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Narrating the 1821 Revolution: historiographical patterns and institutions



Narrating the 1821 Revolution: historiographical patterns and institutions


13 October 2021


"The lecture focuses on the study of the 1821 Revolution in the 19th and 20th centuries by attempting to point out its main milestones and to connect it with the institutionalisation and development of historical studies. In this direction it refers to a number of institutions (universities, archives, scholars’ associations, research centres, museums), within which the teaching and research on the struggle developed. Starting from the teaching of the revolution in the University of Athens, reference will be made to the creation of the first archival collections and publications, at a time when the fighters of 1821 were actively involved in public life. Focusing on the gradual commemoration of the struggle with ceremonies, such as those for the 50th anniversary, the creation of a number of institutions that have contributed to its historicisation in a long time period will be explored. The establishment of the Historical and Ethnological Society of Greece and the organisation of the Exhibition of the Relics of the Holy Struggle (1884), the creation of the General State Archives (1914), the celebration of the centenary of the revolution (1930) with the participation of many public and private institutions, the creation of university chairs, the establishment of the research centres of the Academy of Athens, the creation of the Hellenic National Research Foundation were breakthroughs in this direction. During the same period, the publication of the social significance of the 1821 revolution by Yanis Kordatos (1924) marked the beginning of the conflict over the interpretations of the Revolution by the academic and Marxist historiography, as expressed by different scholars and institutions, a controversy that lasted until 1974. The fall of the junta marked the end of the division of Greek historiography and the beginning of a new period for the study of the revolution that was connected with the institutional expansion of historical studies, the establishment of new institutions of research and study, but also the development and internationalisation of the field.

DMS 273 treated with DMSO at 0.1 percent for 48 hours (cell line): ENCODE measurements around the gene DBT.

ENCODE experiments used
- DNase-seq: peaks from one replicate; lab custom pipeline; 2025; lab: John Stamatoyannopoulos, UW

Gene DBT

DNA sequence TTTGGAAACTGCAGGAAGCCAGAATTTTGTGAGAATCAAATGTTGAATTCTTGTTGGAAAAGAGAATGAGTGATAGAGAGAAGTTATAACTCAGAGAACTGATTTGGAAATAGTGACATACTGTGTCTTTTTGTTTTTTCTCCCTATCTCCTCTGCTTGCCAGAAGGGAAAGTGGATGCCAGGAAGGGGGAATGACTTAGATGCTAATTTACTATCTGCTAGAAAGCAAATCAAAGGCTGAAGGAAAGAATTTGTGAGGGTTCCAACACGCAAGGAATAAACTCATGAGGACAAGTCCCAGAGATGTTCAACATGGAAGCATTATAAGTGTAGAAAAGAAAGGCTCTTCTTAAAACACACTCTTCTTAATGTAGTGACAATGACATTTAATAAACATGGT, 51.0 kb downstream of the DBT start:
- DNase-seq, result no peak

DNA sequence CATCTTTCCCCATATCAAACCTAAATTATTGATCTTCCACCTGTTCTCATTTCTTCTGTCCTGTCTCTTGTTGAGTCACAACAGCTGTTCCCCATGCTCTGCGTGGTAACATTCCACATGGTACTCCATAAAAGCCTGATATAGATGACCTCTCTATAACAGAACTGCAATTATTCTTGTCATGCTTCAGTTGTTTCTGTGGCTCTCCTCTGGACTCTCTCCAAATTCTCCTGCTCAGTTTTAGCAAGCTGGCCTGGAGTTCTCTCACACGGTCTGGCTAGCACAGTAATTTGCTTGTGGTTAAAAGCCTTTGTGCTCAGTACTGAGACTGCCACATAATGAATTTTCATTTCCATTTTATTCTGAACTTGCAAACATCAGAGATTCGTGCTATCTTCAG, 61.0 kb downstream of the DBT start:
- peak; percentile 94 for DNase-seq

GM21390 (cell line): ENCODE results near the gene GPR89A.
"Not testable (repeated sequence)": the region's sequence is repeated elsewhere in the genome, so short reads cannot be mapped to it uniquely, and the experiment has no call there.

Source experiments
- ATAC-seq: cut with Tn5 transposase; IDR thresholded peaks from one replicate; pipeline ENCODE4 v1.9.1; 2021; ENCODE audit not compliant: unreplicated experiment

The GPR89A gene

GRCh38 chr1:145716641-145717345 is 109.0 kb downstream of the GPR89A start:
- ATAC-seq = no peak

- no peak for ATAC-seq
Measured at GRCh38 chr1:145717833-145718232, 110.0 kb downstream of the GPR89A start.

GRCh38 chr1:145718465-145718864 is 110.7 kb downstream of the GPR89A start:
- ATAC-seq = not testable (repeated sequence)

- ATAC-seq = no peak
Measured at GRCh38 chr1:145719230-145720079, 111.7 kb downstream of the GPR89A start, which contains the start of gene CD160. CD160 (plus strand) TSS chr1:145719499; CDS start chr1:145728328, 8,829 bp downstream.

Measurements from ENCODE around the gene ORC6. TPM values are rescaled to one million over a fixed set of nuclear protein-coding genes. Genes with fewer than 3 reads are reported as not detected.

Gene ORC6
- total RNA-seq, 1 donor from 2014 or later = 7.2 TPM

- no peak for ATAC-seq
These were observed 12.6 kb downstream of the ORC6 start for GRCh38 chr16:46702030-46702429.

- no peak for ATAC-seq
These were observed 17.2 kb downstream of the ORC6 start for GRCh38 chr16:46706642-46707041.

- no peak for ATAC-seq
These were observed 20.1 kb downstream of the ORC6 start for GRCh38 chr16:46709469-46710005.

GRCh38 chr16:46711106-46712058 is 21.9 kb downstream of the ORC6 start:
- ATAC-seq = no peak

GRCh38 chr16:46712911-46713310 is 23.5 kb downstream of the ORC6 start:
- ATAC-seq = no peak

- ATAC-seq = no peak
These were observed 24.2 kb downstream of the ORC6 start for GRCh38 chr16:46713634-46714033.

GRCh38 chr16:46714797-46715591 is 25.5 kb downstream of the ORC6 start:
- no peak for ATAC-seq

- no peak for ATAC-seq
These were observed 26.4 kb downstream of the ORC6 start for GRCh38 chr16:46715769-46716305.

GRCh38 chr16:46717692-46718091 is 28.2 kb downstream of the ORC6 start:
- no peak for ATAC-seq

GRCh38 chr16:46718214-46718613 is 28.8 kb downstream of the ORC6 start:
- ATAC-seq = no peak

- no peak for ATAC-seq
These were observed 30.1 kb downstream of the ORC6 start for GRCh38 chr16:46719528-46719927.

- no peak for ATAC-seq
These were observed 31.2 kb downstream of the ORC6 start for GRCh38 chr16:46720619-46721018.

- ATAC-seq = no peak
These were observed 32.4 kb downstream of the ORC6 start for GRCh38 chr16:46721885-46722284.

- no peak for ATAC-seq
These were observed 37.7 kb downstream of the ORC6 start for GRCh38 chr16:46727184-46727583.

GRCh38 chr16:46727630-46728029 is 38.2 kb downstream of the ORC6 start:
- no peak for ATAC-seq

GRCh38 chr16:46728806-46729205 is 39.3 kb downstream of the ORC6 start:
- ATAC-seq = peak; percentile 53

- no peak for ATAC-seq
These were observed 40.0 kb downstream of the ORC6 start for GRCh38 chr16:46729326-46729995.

The starting point is the assumption that the institutions were not just the framework for teaching and researching the 1821 Revolution, but decisively influenced its content and its conceptions as the major event of Greek national history. The historiographical elaborations of the struggle within the institutions were linked to the political and social situation of that time and were an integral part of the formation of political genealogies and identities."

(Edited and translated description from organiser’s website)

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